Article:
I swiped left and right between the photos.
No, this was not on Tinder. This was in real life. Mine and hers.
Mood swings were at the top of my most despised moments with Mom. I didn’t hate my mother in that moment. I hated myself because I’ve yet to learn how to adjust to her fluctuations.
But in between those moments, was everything that was life and death.
When Mom was cranky or ornery, my first reaction was always UTI. Bladder infections were common occurrences in individuals experiencing dementia. The infections created moderate to severe changes in disposition. Thus, when Mom’s mood swerved and curved like an Indy race car driver, my first thought was UTI.
True confession. My very first thought is Mom is dehydrated. Then, UTI. And because a UTI left undiagnosed for too long could lead to complications, panic sets in. I track down the nurse, or a caregiver informs me the staff has already told the nurse. Then, we wait on a person whose incontinent. It’s really not an exciting time. One of the caregivers will take Mom to the toilet and turn on the running water, to encourage output, so to speak.
My mother would be horrified if she knew I wrote about and shared those challenges. But, I reasoned, she and Dad could have named any of their children POA. They chose the writer.
Back over Easter, I was leading Mom to the Easter egg hunt when we encountered the Easter Bunny. The bunny stopped long enough to hug Mom, but didn’t speak. Did the Easter bunny ever speak? Mom should have at least recalled that, I presumed. But alas, some memories did not cross the span of time and neurons.
The Easter Bunny’s muteness was NOT acceptable to Mom. Several times she yelled out, “C’mon. C’mon.”
Anyone could read those words on her lips, and in between the lines of her furrowed brow.
Eventually, the Easter Bunny disengaged its fingers from Mom’s, while I slid my fingers into the crusher’s hands. We traipsed down the hallway towards Easter Brunch.
The brunch passed without incident, mainly because I maintained strict oversight in allowing Mom access to the orange juice and extra chocolates. Confined to a corner near the window because of our tardiness and Mom’s desire for light, Mom spent much of her time watching the youngsters anxiously waiting for the hunt to start. One little guy told us all about being in second grade while boasting of towering over my five-foot frame. Mom muddled through with the occasional angry outburst because she couldn’t follow all the conversations.
When a seat opened up in the main room, I guided Mom to an open table where she had a better view of the children processing in and out, and out and in. Then, I grabbed the bunny ears and ladybug antennae and fiddled with each, placing one on Mom’s head (this is where I apologize to Mom), and one on my own head (this is where I apologize to my children).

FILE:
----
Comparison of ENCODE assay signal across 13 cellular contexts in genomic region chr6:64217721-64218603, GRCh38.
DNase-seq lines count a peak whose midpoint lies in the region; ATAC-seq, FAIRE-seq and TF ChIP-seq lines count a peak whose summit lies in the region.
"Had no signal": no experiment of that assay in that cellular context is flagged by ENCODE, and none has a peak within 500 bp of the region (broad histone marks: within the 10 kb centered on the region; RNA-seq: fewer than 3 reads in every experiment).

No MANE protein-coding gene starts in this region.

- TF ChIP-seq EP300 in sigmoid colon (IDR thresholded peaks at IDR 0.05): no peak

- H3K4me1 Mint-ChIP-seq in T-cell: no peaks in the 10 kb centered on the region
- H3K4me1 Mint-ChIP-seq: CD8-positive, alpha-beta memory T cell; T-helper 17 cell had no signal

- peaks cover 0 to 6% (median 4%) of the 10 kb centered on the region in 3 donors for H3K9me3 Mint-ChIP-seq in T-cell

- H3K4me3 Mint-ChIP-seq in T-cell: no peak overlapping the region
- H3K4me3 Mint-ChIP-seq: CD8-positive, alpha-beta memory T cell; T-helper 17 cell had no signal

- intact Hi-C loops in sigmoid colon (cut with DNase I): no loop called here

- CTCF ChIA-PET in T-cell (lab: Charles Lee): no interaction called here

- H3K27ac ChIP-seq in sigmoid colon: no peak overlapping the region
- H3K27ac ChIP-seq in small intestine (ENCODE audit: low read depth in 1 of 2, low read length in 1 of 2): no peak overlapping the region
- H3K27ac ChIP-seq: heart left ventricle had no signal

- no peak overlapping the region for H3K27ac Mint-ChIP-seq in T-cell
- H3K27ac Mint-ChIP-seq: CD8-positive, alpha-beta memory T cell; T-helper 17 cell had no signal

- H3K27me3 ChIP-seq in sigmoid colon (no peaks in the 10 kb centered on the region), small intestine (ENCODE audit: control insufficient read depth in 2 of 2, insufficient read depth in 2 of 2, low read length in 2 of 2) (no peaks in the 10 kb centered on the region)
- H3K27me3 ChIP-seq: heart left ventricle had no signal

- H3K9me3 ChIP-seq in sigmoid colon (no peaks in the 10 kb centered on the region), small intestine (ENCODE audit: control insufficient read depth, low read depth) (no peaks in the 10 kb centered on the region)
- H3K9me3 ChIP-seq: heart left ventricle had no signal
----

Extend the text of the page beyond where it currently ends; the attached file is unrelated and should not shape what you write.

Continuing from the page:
And Mom lips parted, first in a slight grin, then like the Red Sea, ready to swallow up all the jellybeans and life before her. In the span of a half hour, she was content again.
I lived a thousand lives in between a good moment and a bad. Her voice, when at optimal yelling capacity, reminded me of days she didn’t separate far from her rubber spatula when discipline was needed.
Her voice, when saying hello to new faces sprinkled with sunshine, rang through to my heart, resounding of ten days spent in Italy, when I took my parents twelve years ago. I had never seen my mother more radiant than in those moments in the square in Siena, mangiare al fresco, called out by a carabaniere, or holding court tableside with a carafe of vino della casa in Fiesole, above Firenze, with her Italian-American daughters at her beck and call.
In celebrating Eastertime with Mom, I experienced the rising and dying and rising again of Mom to beat another infection or crush a daughter’s disposition.
Lately, at Mom’s care home, several residents had died due to falls or the natural cycle. Despite having spent countless hours in this setting, I never knew how often one could contemplate the shaky nature of our existence.
We are all one fall away from the precipice, or one flight away from opening the skies. We are one moment away from sheer joy or complete madness.
I swiped left and right, and prayed we wouldn’t have to do this again until Santa Claus arrived AND that Mom would here to scold him too.